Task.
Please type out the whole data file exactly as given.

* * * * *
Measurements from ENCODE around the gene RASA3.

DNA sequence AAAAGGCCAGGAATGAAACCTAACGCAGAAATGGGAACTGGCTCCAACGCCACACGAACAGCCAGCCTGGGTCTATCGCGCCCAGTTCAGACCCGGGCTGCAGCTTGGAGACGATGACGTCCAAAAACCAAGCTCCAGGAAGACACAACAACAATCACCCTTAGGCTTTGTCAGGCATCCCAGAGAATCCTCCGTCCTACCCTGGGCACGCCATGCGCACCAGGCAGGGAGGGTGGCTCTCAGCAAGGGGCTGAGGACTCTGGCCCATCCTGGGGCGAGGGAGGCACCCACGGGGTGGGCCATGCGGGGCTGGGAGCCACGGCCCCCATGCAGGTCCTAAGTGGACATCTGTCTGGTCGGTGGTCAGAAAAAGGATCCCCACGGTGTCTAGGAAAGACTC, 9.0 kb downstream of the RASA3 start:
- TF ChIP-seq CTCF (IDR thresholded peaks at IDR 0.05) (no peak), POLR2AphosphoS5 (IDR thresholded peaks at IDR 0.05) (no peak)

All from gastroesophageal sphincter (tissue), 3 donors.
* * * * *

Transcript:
Measurements from ENCODE around the gene RASA3.

DNA sequence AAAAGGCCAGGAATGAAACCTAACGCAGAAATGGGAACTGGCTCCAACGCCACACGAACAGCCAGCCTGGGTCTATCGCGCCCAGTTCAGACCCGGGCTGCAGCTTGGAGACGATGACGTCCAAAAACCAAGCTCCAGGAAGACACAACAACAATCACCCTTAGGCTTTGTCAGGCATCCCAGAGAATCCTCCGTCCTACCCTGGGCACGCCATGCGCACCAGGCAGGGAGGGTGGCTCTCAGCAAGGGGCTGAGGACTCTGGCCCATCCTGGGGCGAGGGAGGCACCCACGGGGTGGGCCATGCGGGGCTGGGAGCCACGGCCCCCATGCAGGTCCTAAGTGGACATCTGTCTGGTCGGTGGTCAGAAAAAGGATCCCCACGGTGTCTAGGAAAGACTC, 9.0 kb downstream of the RASA3 start:
- TF ChIP-seq CTCF (IDR thresholded peaks at IDR 0.05) (no peak), POLR2AphosphoS5 (IDR thresholded peaks at IDR 0.05) (no peak)

All from gastroesophageal sphincter (tissue), 3 donors.